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This article was featured in the March 2009 issue of Consumer Reports Magazine.

Interior paints

Our new tests reveal surprises about what paint makers claim and what you get

Olympic Premium and Benjamin Moore Aura have lower VOC levels
One-coat hiding
Olympic Premium and Benjamin Moore Aura have lower VOC levels than other tested paints and did a good job in this hiding test.
Photograph by Michael Smith

Green is hot for paint companies, and we're not talking about color. "Good for your family, better for our world," proclaims the Freshaire Choice label. "0% Toxic. 100% Smart," Mythic Paint says. "An ideal choice for rooms such as nurseries," Sherwin-Williams suggests.

Allowable levels of VOCs, or volatile organic compounds, for paints and products such as aerosol air fresheners, carpets, and furniture have been toughened because VOCs contribute to ozone and smog formation and are linked to respiratory illnesses and memory impairment. And claims by many manufacturers have grown bolder as they market to an audience more familiar with and perhaps more receptive to buying green goods.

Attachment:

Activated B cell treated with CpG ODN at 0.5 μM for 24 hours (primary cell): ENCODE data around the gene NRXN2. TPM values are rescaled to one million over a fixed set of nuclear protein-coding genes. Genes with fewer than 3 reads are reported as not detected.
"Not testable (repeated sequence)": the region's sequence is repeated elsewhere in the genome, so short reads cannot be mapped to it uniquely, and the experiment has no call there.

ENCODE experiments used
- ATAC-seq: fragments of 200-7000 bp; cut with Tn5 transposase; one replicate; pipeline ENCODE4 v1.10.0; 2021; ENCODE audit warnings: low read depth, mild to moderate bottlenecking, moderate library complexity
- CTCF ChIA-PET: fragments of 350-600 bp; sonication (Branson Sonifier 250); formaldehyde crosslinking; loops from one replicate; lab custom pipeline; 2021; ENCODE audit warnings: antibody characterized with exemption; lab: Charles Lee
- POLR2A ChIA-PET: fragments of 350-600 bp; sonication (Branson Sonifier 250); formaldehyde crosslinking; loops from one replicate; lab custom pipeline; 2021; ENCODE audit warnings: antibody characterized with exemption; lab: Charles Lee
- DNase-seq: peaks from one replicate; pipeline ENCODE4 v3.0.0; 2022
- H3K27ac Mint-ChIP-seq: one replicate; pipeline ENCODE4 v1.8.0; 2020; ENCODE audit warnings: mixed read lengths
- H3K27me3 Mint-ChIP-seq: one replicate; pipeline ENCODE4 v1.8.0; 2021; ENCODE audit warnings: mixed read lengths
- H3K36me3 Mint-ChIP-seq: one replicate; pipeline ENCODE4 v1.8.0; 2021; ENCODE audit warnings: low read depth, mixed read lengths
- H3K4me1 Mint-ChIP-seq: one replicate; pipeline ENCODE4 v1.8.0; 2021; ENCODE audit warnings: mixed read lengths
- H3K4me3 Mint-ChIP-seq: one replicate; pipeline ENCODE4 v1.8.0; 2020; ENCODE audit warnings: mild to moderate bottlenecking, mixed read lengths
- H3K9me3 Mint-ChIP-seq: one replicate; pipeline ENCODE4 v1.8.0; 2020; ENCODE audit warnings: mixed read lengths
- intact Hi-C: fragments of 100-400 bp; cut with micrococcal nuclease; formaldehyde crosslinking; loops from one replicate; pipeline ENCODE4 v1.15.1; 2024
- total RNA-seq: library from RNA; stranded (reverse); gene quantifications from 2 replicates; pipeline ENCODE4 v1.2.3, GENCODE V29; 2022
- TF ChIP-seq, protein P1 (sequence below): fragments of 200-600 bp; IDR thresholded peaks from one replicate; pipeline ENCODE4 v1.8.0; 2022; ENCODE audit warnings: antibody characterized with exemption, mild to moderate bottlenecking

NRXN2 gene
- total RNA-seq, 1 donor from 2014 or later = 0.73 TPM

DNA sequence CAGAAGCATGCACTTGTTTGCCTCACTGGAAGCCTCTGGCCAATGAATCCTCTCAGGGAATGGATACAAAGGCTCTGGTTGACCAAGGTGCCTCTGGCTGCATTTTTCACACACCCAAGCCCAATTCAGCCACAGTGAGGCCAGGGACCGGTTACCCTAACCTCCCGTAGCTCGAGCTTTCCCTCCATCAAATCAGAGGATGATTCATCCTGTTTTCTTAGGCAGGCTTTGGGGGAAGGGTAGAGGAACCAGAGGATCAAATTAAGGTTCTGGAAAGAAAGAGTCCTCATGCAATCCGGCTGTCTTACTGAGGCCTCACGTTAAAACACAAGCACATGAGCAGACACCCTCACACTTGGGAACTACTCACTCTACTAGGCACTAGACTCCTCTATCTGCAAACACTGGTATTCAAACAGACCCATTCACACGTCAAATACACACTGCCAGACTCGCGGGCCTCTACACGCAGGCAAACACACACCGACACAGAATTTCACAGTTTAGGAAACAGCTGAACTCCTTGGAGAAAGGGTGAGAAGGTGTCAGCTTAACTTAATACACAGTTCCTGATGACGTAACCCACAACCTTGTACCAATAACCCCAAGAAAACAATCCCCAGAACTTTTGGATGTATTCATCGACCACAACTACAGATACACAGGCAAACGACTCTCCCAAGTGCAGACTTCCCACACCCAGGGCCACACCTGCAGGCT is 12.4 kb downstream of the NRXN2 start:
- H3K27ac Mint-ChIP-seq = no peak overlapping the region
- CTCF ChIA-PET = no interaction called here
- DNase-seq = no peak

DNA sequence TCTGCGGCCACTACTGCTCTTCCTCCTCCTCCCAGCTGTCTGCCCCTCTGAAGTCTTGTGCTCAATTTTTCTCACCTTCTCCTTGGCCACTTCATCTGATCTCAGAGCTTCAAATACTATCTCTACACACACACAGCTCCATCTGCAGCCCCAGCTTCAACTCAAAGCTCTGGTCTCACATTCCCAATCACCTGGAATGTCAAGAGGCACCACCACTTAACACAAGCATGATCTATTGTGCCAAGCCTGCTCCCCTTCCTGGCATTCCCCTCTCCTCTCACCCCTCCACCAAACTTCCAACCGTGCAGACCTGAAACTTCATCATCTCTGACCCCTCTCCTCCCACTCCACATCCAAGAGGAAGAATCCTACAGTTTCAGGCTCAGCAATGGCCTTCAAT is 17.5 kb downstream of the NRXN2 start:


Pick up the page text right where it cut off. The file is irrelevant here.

So we shook things up in this report on water-based interior paints by measuring the VOC content of finishes that makers maintain have no VOCs and several high scorers that are marketed with no special claims. We detected VOCs in every paint, though none exceeded any applicable government limits, and some paints had lower levels than others.

The top paints in our Ratings (available to subscribers) had among the highest claimed VOC levels, including Behr Premium Plus Enamel low-luster and flat and Benjamin Moore Regal semigloss. Lowering VOC levels can affect performance. "When you take out VOCs, you still need strong performance properties, but you have to find other ways to achieve them," says Carl Minchew, product-development director at Benjamin Moore. Still, some no- and low-VOC paints did well in our tests (available to subscribers).

We also made another big change in our tests. Recognizing that manufacturers tout the one-coat coverage of finishes and that you might hope to save time and money by using paints that can do a solid job with only one coat, we've modified our hiding-test score to better assess this attribute.